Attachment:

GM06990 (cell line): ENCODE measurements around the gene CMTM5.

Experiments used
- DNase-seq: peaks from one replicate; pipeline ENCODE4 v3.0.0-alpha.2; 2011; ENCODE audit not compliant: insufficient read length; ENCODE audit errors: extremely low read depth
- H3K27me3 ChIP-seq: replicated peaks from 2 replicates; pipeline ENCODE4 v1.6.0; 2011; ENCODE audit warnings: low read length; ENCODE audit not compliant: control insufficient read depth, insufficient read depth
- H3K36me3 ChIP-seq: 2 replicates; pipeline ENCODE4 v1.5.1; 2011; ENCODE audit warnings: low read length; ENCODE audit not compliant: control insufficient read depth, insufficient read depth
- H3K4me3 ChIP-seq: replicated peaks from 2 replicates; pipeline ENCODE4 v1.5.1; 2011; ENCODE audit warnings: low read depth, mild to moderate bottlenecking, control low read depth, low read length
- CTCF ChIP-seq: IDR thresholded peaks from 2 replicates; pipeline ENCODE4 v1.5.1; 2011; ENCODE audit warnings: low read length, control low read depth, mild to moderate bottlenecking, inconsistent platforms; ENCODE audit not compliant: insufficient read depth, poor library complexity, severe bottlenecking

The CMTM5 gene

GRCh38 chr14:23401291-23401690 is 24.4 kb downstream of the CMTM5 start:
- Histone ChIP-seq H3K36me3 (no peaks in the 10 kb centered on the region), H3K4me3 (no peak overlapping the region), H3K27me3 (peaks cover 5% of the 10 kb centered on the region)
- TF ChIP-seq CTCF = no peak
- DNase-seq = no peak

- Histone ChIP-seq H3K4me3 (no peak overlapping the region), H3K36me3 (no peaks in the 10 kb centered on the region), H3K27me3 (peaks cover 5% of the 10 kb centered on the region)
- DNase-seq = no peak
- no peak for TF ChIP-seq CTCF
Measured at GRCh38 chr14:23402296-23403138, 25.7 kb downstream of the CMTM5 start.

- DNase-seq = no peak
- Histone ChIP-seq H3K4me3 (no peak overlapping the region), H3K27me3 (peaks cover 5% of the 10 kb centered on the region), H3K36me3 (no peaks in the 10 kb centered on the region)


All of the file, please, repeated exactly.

GM06990 (cell line): ENCODE measurements around the gene CMTM5.

Experiments used
- DNase-seq: peaks from one replicate; pipeline ENCODE4 v3.0.0-alpha.2; 2011; ENCODE audit not compliant: insufficient read length; ENCODE audit errors: extremely low read depth
- H3K27me3 ChIP-seq: replicated peaks from 2 replicates; pipeline ENCODE4 v1.6.0; 2011; ENCODE audit warnings: low read length; ENCODE audit not compliant: control insufficient read depth, insufficient read depth
- H3K36me3 ChIP-seq: 2 replicates; pipeline ENCODE4 v1.5.1; 2011; ENCODE audit warnings: low read length; ENCODE audit not compliant: control insufficient read depth, insufficient read depth
- H3K4me3 ChIP-seq: replicated peaks from 2 replicates; pipeline ENCODE4 v1.5.1; 2011; ENCODE audit warnings: low read depth, mild to moderate bottlenecking, control low read depth, low read length
- CTCF ChIP-seq: IDR thresholded peaks from 2 replicates; pipeline ENCODE4 v1.5.1; 2011; ENCODE audit warnings: low read length, control low read depth, mild to moderate bottlenecking, inconsistent platforms; ENCODE audit not compliant: insufficient read depth, poor library complexity, severe bottlenecking

The CMTM5 gene

GRCh38 chr14:23401291-23401690 is 24.4 kb downstream of the CMTM5 start:
- Histone ChIP-seq H3K36me3 (no peaks in the 10 kb centered on the region), H3K4me3 (no peak overlapping the region), H3K27me3 (peaks cover 5% of the 10 kb centered on the region)
- TF ChIP-seq CTCF = no peak
- DNase-seq = no peak

- Histone ChIP-seq H3K4me3 (no peak overlapping the region), H3K36me3 (no peaks in the 10 kb centered on the region), H3K27me3 (peaks cover 5% of the 10 kb centered on the region)
- DNase-seq = no peak
- no peak for TF ChIP-seq CTCF
Measured at GRCh38 chr14:23402296-23403138, 25.7 kb downstream of the CMTM5 start.

- DNase-seq = no peak
- Histone ChIP-seq H3K4me3 (no peak overlapping the region), H3K27me3 (peaks cover 5% of the 10 kb centered on the region), H3K36me3 (no peaks in the 10 kb centered on the region)